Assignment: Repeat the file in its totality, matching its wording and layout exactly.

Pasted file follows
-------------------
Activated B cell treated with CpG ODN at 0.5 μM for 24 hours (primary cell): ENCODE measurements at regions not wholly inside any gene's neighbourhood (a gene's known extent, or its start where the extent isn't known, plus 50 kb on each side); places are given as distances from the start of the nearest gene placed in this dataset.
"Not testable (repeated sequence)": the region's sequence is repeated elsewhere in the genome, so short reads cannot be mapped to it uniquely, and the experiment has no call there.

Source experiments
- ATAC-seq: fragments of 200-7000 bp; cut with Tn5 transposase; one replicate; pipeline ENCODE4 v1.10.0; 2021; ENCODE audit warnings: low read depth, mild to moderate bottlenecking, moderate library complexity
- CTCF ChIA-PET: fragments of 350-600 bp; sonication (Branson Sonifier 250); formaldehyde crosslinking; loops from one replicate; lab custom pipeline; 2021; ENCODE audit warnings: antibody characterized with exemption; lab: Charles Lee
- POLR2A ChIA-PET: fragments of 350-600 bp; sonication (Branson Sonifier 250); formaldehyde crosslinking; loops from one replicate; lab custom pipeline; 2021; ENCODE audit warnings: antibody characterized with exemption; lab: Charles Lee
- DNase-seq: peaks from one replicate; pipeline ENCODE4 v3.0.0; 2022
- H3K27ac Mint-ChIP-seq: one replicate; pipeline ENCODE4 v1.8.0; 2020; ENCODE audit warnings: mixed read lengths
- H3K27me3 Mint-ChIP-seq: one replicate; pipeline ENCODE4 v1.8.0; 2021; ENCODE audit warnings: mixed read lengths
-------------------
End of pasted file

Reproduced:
Activated B cell treated with CpG ODN at 0.5 μM for 24 hours (primary cell): ENCODE measurements at regions not wholly inside any gene's neighbourhood (a gene's known extent, or its start where the extent isn't known, plus 50 kb on each side); places are given as distances from the start of the nearest gene placed in this dataset.
"Not testable (repeated sequence)": the region's sequence is repeated elsewhere in the genome, so short reads cannot be mapped to it uniquely, and the experiment has no call there.

Source experiments
- ATAC-seq: fragments of 200-7000 bp; cut with Tn5 transposase; one replicate; pipeline ENCODE4 v1.10.0; 2021; ENCODE audit warnings: low read depth, mild to moderate bottlenecking, moderate library complexity
- CTCF ChIA-PET: fragments of 350-600 bp; sonication (Branson Sonifier 250); formaldehyde crosslinking; loops from one replicate; lab custom pipeline; 2021; ENCODE audit warnings: antibody characterized with exemption; lab: Charles Lee
- POLR2A ChIA-PET: fragments of 350-600 bp; sonication (Branson Sonifier 250); formaldehyde crosslinking; loops from one replicate; lab custom pipeline; 2021; ENCODE audit warnings: antibody characterized with exemption; lab: Charles Lee
- DNase-seq: peaks from one replicate; pipeline ENCODE4 v3.0.0; 2022
- H3K27ac Mint-ChIP-seq: one replicate; pipeline ENCODE4 v1.8.0; 2020; ENCODE audit warnings: mixed read lengths
- H3K27me3 Mint-ChIP-seq: one replicate; pipeline ENCODE4 v1.8.0; 2021; ENCODE audit warnings: mixed read lengths